Marek’s Take: The U.S. tower conundrum

Marek's take

This isn’t a new situation, but it is a confounding one for wireless operators, particularly greenfield operators like Dish Network. I’m talking about the fact that U.S. tower companies don’t really know the type of antennas or even how many antennas are currently transmitting on their towers.

Dish Network’s EVP of Network Development Dave Mayo brought up this conundrum during his recent keynote appearance at the Wireless Infrastucture Association’s Connect (X) trade show in Denver. Speaking to a room full of infrastructure companies, including representatives from the nation’s largest tower owners, Mayo said that he finds it fascinating that the tower business wants to sell space on its towers but “they don’t know what they have.”  Instead, he bemoaned, Dish must pay for structural assessments on towers to see if there is space on the tower for the company’s radios. “It would go much smoother for your carrier customers, if you had an inventory and you knew what each tower would hold,” Mayo said.

Dish, of course, is in the midst of building a nationwide greenfield 5G network and is trying to meet its FCC-mandated June 14, 2022, deadline of launching its network nationwide and being able to offer service to 20% of the population of the U.S.  

Nevertheless, Mayo said this “weird paradigm” in which tower operators don’t really know what is on their towers probably exists because no operator has built a greenfield network in the U.S. in a very long time and wireless operators have learned to tolerate it because they usually only need to do a handful of tower assessments at a time.

“If I had the certainty that the space was there and it had the structural capacity that I need, it would save me a lot of time,” Mayo added.

Notably, Dish Network has announced deals with several major tower companies in the U.S. including Vertical Bridge, which is a privately owned company with an extensive portfolio of towers across the U.S. and Puerto Rico and Crown Castle, which Dish has the ability to lease space on up to 20,000 towers. The company also has an agreement with American Tower for access to up to 20,000 sites and with SBA Communications for an undisclosed number of sites.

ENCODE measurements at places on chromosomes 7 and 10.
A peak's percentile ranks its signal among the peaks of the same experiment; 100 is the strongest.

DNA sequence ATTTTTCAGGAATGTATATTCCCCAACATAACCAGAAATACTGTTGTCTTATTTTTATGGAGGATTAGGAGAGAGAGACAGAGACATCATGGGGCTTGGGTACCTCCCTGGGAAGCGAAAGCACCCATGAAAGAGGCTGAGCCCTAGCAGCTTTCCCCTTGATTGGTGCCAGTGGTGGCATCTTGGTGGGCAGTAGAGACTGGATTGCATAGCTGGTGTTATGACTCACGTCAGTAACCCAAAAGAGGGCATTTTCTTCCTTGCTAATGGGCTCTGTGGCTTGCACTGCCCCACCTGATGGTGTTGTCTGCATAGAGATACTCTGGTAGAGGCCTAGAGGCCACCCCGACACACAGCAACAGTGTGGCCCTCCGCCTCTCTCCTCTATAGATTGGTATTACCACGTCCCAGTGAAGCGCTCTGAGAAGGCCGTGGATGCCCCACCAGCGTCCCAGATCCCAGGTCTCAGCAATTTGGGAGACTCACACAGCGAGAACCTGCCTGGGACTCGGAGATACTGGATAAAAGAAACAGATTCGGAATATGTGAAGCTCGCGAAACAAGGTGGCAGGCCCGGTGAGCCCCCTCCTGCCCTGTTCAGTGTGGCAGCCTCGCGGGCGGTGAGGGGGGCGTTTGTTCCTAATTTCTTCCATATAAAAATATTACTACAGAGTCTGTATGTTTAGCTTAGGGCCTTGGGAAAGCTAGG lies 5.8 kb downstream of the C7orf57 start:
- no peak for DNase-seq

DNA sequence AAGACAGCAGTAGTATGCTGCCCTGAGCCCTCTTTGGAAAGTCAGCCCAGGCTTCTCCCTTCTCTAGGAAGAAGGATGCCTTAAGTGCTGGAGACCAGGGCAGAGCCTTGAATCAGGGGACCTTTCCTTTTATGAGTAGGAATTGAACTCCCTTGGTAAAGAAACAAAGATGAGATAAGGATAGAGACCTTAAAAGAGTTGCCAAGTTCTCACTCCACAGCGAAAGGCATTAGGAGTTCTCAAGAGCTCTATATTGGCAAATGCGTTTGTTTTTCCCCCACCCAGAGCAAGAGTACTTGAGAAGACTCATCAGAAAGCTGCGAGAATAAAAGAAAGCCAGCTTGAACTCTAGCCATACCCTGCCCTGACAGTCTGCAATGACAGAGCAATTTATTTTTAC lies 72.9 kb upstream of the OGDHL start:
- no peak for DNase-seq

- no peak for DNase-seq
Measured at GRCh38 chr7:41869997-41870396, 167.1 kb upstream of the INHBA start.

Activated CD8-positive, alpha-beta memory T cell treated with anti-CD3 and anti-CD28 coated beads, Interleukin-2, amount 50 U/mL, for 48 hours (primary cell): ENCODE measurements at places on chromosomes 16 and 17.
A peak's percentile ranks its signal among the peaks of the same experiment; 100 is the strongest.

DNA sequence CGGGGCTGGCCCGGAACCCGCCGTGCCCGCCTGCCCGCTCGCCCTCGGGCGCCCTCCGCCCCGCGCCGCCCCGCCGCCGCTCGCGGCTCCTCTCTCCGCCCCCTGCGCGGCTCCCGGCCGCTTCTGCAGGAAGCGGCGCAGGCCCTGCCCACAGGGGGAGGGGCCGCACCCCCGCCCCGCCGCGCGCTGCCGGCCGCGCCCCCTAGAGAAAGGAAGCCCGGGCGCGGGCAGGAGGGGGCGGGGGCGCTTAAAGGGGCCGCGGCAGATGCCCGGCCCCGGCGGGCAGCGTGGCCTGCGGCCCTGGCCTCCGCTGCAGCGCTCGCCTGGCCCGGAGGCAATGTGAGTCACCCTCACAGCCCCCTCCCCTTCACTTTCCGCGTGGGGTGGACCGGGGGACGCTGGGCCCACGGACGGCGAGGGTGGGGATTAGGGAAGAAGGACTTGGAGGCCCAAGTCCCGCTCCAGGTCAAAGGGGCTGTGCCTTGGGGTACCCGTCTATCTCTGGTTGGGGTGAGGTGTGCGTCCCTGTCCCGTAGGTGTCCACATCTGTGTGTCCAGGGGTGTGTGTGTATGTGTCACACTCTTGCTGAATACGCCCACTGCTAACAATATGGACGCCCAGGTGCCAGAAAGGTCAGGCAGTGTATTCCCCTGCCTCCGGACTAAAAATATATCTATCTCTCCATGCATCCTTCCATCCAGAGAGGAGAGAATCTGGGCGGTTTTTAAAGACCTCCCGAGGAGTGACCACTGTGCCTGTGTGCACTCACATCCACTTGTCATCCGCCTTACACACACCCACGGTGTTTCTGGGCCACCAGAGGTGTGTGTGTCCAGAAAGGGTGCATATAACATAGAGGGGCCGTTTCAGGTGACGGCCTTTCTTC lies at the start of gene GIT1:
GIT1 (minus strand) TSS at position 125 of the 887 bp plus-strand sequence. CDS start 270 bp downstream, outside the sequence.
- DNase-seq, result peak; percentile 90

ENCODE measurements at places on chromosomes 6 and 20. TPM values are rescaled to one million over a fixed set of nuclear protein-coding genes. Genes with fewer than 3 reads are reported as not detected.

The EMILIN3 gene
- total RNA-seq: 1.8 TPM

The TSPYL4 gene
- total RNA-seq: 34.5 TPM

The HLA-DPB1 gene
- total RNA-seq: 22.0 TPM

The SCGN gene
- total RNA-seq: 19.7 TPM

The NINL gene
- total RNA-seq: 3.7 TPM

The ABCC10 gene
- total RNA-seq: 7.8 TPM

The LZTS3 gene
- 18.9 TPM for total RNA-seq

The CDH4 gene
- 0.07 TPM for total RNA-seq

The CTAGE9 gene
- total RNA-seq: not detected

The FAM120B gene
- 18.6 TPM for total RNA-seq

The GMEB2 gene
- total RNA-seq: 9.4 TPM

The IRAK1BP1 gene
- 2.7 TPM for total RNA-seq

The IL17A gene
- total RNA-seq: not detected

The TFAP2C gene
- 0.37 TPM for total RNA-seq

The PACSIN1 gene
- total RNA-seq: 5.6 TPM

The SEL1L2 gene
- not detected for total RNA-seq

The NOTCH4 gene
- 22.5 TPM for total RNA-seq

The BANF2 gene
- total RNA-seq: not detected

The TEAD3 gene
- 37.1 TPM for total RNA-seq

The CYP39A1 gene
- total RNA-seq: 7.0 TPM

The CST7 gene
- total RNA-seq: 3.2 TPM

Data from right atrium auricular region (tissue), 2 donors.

In addition, Dish has deals with seven smaller tower companies across the U.S. for access to 4,000 macro towers.

The reason tower owners are in the dark about their towers likely stems from all the consolidation that has occurred. In the early days of the wireless industry, wireless carriers built and owned their own towers. But over the past decade, most operators have sold these assets. For example, AT&T sold 9,700 towers to Crown Castle for $4.85 billion in 2013 and Verizon sold 11,324 towers to American Tower for $5 billion in 2015. UScellular is one of the few major operators that still owns its towers. The company is now leasing space on those towers to others.

Bryan Darr, EVP of smart communities with Ookla, said that despite the lack of information about their tower portfolios, tower companies don’t have a lot of incentive to change because it would be very labor intensive and costly to check each individual tower until it is requested. 

Jennifer Alvarez, co-founder and CEO of Aurora Insight, a company that uses sensors to collect and measure radio frequency spectrum, said that her company could help tower companies understand what equipment is on their towers and even identify potential lease opportunities. However, Alvarez said that her company hasn’t gained traction with tower companies and the burden remains on the mobile operator. “That’s just how things have worked,” she said.

But it may not be a good long-term strategy. Mobile operators are still building their 5G networks and many are starting to add more sites to fill in coverage gaps. The abundance 5G sites plus the use of more spectrum bands is only going to make these tower site assessments more critical for network planning.

Perhaps it’s time for tower companies to get a better handle on their assets.